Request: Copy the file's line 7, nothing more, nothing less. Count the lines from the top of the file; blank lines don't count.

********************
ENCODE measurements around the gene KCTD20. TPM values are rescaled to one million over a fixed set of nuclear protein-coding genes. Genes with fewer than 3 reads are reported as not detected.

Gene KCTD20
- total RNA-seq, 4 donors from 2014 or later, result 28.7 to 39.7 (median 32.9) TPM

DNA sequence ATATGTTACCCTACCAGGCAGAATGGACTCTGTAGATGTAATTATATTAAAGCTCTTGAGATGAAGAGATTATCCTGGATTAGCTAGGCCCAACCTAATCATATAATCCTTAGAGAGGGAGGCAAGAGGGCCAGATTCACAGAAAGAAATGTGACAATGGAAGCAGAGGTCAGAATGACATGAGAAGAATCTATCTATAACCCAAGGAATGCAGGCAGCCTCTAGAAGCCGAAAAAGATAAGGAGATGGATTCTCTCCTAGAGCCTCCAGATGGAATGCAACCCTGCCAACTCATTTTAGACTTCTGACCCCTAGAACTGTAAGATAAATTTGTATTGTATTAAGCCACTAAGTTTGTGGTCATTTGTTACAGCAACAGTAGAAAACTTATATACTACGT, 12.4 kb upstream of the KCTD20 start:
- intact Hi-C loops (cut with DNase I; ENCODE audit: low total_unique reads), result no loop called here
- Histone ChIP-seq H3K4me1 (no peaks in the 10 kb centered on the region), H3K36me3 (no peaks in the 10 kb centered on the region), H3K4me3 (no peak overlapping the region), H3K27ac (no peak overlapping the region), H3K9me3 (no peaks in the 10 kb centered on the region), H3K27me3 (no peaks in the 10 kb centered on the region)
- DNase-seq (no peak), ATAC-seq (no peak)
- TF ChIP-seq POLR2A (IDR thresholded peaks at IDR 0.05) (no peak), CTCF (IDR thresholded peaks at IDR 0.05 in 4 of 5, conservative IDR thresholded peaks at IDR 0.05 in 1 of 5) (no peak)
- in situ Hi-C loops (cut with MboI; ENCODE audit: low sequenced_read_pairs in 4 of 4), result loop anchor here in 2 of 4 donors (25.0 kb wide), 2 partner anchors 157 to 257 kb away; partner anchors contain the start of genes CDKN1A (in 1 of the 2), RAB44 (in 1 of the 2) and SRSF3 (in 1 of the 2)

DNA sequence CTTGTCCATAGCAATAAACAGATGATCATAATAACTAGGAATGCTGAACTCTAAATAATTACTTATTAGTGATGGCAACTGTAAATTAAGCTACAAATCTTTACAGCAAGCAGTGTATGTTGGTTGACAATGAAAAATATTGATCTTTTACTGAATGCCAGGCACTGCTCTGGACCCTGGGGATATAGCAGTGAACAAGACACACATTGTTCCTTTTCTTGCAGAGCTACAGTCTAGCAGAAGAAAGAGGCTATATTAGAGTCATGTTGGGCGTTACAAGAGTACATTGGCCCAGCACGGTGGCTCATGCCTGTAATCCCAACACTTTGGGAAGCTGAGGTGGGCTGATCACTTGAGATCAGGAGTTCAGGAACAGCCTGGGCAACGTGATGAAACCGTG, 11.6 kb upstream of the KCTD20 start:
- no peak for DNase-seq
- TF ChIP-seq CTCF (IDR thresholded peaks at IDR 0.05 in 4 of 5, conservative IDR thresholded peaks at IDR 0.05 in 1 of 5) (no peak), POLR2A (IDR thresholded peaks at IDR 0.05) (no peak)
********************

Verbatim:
- DNase-seq (no peak), ATAC-seq (no peak)